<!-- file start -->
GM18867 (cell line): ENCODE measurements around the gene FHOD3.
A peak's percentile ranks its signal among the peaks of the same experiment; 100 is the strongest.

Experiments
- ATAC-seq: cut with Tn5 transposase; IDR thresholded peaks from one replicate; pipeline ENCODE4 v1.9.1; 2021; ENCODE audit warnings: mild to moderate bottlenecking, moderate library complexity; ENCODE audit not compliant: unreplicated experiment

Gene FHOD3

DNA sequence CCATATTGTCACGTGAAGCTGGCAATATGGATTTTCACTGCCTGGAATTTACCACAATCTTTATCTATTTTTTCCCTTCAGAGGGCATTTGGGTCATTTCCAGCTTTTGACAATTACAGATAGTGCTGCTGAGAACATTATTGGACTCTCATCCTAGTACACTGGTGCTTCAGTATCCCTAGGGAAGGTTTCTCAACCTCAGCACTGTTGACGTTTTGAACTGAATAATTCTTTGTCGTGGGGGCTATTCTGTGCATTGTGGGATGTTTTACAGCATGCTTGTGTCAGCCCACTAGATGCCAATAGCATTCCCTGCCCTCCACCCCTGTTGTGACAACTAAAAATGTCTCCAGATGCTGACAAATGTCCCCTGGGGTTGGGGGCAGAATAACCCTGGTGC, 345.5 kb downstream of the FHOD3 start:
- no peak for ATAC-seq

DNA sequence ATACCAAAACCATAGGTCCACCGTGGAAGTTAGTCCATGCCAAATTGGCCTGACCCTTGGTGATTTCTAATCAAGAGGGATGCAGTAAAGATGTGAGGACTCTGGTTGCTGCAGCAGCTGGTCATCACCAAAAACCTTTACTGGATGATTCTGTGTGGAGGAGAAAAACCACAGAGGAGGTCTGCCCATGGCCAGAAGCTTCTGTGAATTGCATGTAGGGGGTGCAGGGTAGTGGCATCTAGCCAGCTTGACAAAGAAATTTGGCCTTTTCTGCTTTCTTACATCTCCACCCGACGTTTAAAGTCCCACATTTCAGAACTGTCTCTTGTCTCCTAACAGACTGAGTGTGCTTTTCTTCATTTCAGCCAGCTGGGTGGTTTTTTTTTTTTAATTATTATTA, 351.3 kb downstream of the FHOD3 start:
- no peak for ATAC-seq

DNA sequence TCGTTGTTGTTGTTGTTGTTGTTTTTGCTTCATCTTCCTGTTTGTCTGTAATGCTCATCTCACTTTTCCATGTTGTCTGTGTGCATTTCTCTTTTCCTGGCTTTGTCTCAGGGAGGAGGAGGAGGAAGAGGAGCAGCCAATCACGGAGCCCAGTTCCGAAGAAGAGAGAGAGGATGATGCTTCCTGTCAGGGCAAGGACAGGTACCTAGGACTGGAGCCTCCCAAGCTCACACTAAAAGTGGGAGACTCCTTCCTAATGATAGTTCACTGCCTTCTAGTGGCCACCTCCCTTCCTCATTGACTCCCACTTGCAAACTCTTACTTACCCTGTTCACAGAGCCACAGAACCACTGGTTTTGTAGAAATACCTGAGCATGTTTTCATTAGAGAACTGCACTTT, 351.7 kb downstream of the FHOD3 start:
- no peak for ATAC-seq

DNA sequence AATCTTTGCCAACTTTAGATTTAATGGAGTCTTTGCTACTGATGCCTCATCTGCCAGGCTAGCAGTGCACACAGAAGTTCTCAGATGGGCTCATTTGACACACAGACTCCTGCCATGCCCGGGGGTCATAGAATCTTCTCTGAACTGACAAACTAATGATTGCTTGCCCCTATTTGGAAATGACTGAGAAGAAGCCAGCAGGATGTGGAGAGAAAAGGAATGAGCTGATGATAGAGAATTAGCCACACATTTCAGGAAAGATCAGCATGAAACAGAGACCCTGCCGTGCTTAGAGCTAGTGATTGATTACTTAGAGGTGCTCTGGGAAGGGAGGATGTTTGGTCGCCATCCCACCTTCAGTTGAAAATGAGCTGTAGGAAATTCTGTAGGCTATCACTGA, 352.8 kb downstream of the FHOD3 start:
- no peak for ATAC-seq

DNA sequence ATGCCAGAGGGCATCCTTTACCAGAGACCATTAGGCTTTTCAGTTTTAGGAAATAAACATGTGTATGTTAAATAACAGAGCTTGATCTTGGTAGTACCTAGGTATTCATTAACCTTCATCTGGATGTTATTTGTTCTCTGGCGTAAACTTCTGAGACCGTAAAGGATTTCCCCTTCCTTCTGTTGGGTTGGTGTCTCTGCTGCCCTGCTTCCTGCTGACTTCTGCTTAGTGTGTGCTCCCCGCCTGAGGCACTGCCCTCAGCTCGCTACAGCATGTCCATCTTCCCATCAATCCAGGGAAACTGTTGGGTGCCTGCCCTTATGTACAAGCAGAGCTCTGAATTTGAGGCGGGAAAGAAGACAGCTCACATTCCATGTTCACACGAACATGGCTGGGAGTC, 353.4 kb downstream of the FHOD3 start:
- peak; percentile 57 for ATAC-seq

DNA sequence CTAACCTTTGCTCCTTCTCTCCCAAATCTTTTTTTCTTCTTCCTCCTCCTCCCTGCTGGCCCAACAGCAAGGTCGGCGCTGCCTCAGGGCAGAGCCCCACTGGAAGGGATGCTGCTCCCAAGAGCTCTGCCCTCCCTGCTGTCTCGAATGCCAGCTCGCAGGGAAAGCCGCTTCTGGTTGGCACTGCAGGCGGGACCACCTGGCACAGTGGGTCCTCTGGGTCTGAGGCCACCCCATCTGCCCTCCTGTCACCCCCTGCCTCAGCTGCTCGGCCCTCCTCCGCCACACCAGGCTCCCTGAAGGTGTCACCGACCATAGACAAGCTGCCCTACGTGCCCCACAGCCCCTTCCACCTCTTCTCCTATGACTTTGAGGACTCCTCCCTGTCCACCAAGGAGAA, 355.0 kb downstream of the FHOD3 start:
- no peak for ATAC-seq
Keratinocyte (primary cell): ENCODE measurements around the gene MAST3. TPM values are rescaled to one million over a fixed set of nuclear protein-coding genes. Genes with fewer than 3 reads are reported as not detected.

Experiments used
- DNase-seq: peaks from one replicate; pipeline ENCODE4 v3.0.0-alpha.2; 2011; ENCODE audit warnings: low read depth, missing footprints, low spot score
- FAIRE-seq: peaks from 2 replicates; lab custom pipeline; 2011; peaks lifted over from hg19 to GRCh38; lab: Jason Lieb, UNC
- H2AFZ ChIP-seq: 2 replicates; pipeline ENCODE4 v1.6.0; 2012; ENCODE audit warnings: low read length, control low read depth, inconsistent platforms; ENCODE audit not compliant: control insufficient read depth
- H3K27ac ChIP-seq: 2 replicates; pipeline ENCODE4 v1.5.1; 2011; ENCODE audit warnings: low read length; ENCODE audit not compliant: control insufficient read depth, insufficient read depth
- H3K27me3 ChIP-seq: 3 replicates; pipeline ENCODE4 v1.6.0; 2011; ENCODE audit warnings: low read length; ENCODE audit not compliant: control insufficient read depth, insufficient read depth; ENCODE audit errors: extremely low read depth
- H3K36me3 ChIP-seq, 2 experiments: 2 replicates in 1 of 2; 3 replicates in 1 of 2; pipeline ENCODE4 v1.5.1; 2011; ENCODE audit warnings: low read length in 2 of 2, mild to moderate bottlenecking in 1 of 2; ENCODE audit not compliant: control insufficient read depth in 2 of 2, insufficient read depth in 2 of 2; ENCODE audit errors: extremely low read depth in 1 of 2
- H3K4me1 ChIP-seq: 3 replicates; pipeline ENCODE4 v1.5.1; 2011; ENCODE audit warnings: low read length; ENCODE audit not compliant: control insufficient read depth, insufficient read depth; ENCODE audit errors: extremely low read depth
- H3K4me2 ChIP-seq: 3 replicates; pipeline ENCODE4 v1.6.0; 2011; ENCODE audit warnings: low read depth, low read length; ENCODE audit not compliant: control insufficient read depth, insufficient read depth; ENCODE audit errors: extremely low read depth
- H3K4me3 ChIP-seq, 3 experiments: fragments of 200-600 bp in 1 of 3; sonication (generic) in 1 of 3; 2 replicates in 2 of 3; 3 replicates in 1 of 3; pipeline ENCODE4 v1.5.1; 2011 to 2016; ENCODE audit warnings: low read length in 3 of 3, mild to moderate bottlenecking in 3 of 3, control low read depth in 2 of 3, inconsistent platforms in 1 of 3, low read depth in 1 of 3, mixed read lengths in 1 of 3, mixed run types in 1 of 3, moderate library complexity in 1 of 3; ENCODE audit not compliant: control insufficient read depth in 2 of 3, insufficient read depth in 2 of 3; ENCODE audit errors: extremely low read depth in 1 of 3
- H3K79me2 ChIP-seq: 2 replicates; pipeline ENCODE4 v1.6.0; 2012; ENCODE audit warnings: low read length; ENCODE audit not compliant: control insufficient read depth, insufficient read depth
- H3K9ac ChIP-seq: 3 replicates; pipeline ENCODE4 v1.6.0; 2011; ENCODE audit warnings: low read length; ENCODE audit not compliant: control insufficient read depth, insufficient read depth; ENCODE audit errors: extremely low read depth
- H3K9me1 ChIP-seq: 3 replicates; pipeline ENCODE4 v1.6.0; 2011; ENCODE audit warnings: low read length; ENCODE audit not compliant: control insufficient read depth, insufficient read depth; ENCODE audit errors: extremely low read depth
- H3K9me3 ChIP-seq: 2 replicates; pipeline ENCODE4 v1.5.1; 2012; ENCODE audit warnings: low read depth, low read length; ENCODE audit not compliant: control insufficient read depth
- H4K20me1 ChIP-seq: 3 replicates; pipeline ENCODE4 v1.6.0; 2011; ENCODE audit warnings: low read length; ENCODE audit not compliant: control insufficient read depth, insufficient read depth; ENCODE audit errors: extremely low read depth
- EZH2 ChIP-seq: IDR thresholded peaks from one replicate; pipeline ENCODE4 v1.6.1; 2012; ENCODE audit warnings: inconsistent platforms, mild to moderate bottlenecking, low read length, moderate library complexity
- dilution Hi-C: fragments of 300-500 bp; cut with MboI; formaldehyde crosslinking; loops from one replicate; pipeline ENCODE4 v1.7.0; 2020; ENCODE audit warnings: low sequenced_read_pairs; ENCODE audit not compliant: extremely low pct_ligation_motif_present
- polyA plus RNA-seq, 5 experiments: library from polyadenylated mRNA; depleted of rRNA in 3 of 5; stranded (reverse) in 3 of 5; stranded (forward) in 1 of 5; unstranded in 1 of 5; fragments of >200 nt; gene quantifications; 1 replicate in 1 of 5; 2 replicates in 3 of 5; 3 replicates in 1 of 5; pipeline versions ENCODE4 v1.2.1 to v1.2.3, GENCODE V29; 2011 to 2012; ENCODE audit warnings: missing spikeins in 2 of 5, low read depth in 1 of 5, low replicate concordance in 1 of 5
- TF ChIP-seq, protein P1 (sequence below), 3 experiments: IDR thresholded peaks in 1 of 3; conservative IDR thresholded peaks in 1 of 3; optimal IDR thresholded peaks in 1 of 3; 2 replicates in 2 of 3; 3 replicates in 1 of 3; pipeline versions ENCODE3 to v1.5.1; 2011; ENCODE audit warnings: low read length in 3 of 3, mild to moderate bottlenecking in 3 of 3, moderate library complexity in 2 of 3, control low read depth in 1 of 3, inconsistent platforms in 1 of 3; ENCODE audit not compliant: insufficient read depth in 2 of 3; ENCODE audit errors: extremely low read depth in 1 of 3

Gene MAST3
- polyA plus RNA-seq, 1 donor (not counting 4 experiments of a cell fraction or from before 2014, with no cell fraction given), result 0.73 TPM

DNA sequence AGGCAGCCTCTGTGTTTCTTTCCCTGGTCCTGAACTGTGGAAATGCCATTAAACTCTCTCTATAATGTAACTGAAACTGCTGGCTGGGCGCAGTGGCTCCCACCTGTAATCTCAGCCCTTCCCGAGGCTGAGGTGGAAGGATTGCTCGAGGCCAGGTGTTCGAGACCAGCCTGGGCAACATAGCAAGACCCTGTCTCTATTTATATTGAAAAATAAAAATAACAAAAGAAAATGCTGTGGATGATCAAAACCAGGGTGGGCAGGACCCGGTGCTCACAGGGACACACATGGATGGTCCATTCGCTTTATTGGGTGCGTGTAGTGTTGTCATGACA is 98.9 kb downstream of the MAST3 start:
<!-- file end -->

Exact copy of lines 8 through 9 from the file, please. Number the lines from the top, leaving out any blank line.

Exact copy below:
DNA sequence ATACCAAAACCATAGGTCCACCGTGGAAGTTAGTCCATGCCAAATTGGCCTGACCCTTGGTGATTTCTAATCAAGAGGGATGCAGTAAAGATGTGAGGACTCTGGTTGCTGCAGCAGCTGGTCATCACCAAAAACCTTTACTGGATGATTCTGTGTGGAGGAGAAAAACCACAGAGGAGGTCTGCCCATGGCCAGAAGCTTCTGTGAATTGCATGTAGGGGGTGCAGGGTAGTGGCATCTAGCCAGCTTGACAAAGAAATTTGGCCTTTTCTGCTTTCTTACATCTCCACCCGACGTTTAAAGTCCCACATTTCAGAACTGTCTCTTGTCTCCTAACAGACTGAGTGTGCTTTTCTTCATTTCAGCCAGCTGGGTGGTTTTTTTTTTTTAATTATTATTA, 351.3 kb downstream of the FHOD3 start:
- no peak for ATAC-seq